Yi Wang, Assistant Professor & Extension Potato and Vegetable Production Specialist, UW- Madison, Dept. of Horticulture, 608-265-4781, Email: email@example.com.
Reports by commercial growers indicated that the past 10 days have been nice for potato tuber bulking due to good temperature and decent soil moisture. Particularly, Russet Burbank were able to catch up fast compared to its slow growing pace previously caused by the heat in June. Overall there were not many crazy rainfall events that led to leaching concerns and low petiole nitrate level in Central Wisconsin. Some early season potatoes needed to be delayed for harvest by about one week due to the frost damage over the Memorial Day weekend. Digging reports showed that overall we are getting average to slightly higher than average yield so far this season in Wisconsin. Some conversations with potatoes researchers in other states especially out west indicated that the smoke caused by wild fire has substantially impacted growing degree days and tuber bulking potential, on top of the severe ongoing heat stress in the west. This week (98 days after planting / 70 days after emergence) my team again dug our Russet Burbank and Soraya potatoes that were under four different nitrogen treatments and found interesting tuber bulking results. The four N treatments are listed below (lbs N/acre):
|Treatment ID||Planting||Emergence (hilling)||Tuber Initiation||Side-dressing||Seasonal Total|
From the tuber bulking data we can see that all plants kept growing larger tubers, including the treatment under only 40 units of N from starter. Like last week, we saw the highest total yield from the control treatment for Russet Burbank, but the highest total yield from the highest N rate at 250 N for Soraya. No difference of specific gravity under varied N rates for each variety, although numbers of Russet Burbank are overall higher than those of Soraya.
Tuber bulking data for Russet Burbank:
|Trt ID||N rate (lb/acre)||Tuber set per plant||Max tuber weight (oz)||Average tuber weight (oz)||Total Yield (cwt/acre)||Specific Gravity|
Tuber bulking data for Soraya:
|Trt ID||N rate (lb/acre)||Tuber set per plant||Max tuber weight (oz)||Average tuber weight (oz)||Total Yield (cwt/acre)||Specific Gravity|
Below are some drastic difference of canopy size and canopy color between the lowest N rate and the highest N rate for the two varieties.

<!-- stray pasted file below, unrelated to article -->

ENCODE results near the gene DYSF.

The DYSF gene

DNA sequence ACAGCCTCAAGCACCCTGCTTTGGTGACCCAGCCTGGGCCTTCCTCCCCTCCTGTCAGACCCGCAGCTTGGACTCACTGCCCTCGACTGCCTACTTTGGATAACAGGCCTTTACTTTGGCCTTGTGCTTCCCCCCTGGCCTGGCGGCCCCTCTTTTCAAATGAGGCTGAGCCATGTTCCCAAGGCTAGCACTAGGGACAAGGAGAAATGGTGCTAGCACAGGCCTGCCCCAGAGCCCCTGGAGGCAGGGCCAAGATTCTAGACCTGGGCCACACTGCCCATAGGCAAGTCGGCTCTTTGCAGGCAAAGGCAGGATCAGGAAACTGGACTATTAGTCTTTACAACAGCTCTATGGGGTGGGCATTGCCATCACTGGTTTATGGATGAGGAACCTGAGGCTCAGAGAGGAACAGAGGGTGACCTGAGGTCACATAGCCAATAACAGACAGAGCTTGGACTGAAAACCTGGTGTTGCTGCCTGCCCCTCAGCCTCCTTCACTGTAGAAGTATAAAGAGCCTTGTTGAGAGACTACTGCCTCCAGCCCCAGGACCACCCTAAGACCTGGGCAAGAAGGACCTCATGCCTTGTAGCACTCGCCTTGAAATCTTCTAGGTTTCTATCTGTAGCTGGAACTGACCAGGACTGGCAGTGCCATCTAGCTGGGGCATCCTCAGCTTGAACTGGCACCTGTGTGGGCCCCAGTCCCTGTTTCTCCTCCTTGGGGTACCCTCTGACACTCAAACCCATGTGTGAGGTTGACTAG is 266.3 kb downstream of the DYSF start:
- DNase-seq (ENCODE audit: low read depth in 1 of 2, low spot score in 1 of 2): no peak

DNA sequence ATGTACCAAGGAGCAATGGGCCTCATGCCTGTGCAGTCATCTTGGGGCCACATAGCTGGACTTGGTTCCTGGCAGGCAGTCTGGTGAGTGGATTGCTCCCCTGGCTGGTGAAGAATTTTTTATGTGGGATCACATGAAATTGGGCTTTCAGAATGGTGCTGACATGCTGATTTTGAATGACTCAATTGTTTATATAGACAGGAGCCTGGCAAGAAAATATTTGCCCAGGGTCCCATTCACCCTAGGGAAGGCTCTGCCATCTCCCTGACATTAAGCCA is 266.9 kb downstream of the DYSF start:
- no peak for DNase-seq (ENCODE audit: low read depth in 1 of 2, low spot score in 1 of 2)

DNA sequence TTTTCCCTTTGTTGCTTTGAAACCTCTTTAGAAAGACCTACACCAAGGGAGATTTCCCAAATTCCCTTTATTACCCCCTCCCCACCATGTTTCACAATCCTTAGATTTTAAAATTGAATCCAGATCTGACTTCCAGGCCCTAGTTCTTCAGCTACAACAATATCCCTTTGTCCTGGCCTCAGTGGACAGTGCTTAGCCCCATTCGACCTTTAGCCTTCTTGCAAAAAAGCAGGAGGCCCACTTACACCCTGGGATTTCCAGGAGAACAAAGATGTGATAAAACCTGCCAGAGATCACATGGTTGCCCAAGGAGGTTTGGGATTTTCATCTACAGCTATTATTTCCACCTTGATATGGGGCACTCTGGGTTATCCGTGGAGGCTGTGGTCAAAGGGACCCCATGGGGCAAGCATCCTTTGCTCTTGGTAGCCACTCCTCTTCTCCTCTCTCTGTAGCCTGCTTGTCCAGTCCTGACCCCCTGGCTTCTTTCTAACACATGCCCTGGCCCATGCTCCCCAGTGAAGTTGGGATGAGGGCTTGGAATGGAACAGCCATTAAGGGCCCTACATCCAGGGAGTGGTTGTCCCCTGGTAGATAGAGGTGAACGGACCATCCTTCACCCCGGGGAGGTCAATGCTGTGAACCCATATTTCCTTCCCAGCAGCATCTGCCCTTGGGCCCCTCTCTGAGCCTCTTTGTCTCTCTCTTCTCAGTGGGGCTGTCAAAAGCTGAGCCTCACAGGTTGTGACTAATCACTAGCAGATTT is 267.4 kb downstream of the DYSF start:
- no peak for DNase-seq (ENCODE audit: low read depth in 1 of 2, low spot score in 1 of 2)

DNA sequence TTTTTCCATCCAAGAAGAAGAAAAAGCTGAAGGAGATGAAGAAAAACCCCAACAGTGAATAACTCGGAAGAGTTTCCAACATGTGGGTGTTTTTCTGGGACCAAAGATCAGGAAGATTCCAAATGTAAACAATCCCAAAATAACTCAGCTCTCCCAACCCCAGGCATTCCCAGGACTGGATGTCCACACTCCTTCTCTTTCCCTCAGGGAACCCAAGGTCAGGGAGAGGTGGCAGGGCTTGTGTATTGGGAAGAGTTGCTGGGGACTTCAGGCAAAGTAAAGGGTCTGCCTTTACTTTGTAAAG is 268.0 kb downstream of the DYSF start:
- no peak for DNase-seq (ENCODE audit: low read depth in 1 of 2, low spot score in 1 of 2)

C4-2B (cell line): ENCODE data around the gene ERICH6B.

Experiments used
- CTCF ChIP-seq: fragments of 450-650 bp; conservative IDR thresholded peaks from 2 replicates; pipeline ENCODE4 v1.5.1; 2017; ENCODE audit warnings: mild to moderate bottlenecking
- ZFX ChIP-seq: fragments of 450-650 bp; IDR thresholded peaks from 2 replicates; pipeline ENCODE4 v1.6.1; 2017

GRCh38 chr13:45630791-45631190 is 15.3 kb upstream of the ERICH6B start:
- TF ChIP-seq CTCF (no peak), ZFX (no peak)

This year we also had a fertigation trial at UW HARS. The trial was designed to compare effects of nitrogen source from fertilizer and from irrigation water. We included Colomba, a European variety feature by high nitroge use efficiency and Snowden in this trial. The photos below showed the clear difference between canopy size and canopy color of different N treatments. We are tracking petiole nitrate and the groundwater nitrate levels in this study.
Amanda Gevens, Chair, Professor & Extension Vegetable Pathologist, UW-Madison, Dept. of Plant Pathology, 608-575-3029, Email: firstname.lastname@example.org.
Potato Disease Modelling and Management of Early Blight and Late Blight: Current P-Day (Early Blight) and Disease Severity Value (Late Blight) Accumulations. Many thanks to Ben Bradford, UW-Madison Entomology; Stephen Jordan, UW-Madison Plant Pathology; and our grower collaborator weather station hosts for supporting this disease management effort. A Potato Physiological Day or P-Day value of ≥300 indicates the threshold for early blight risk and triggers preventative fungicide application. A Disease Severity Value or DSV of ≥18 indicates the threshold for late blight risk and triggers preventative fungicide application. Red text in table indicates threshold has been met or surpassed. Weather data used in these calculations comes from weather stations that are placed in potato fields in each of the four locations (substitute data from https://agweather.cals.wisc.edu/vdifn as needed). Data are available in graphical and raw formats for each weather station at: https://vegpath.plantpath.wisc.edu/dsv/